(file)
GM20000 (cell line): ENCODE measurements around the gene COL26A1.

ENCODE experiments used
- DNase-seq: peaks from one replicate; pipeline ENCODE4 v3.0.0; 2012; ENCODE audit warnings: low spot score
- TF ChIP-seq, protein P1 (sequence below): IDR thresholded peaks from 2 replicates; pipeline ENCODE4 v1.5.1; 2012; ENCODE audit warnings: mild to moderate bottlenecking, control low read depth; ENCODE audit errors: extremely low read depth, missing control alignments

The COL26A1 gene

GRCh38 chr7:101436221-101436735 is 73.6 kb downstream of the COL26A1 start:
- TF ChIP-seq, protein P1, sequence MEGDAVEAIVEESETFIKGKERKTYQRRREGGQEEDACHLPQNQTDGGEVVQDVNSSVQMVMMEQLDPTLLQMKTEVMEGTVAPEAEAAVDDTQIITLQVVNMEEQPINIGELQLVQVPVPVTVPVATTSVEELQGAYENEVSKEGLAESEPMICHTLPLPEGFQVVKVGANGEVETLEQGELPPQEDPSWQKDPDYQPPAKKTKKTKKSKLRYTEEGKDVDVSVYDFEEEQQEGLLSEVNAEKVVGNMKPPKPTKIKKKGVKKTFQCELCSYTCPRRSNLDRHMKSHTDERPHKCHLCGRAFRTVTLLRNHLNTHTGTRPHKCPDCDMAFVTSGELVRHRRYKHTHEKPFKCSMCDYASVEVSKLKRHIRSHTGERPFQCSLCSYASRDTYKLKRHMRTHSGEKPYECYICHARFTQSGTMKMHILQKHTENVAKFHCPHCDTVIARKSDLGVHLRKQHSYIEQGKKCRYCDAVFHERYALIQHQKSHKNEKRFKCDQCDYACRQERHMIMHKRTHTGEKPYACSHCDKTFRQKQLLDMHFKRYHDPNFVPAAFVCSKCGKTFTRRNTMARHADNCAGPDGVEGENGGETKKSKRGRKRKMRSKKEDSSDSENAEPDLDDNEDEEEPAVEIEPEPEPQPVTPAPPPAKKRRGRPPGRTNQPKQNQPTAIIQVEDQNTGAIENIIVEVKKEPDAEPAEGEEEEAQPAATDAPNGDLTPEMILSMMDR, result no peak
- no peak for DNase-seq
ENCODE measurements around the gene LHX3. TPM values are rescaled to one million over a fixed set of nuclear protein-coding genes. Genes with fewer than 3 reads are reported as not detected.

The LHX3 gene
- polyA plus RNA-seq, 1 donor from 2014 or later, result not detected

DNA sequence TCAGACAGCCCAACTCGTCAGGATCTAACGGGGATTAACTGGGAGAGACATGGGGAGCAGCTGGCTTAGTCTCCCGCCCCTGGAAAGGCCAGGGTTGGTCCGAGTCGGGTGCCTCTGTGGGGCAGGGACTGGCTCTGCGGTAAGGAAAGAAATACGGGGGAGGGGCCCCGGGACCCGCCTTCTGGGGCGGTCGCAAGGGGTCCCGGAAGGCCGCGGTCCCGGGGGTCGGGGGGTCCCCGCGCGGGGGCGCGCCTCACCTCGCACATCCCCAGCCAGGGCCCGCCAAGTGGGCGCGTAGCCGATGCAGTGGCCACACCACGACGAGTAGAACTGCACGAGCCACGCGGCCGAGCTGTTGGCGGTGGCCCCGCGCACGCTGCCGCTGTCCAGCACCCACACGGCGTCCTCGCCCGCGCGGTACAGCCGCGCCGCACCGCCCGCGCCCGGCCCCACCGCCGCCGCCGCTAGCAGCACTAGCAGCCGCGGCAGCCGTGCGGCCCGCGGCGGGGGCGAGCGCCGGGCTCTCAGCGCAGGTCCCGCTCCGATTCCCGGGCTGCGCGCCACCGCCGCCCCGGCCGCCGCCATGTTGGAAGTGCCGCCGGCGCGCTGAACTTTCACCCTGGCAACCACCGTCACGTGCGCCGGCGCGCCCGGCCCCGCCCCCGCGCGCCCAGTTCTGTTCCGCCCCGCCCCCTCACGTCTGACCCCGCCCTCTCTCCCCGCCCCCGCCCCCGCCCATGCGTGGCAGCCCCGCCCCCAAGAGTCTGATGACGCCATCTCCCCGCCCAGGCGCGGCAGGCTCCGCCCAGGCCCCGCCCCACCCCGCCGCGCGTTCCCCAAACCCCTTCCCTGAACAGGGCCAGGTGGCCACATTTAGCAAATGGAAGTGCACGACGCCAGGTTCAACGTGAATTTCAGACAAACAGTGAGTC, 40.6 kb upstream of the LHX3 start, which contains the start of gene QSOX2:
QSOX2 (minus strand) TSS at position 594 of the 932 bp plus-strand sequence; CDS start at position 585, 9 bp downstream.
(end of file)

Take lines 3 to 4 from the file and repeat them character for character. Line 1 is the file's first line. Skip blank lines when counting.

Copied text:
- DNase-seq: peaks from one replicate; pipeline ENCODE4 v3.0.0; 2012; ENCODE audit warnings: low spot score
- TF ChIP-seq, protein P1 (sequence below): IDR thresholded peaks from 2 replicates; pipeline ENCODE4 v1.5.1; 2012; ENCODE audit warnings: mild to moderate bottlenecking, control low read depth; ENCODE audit errors: extremely low read depth, missing control alignments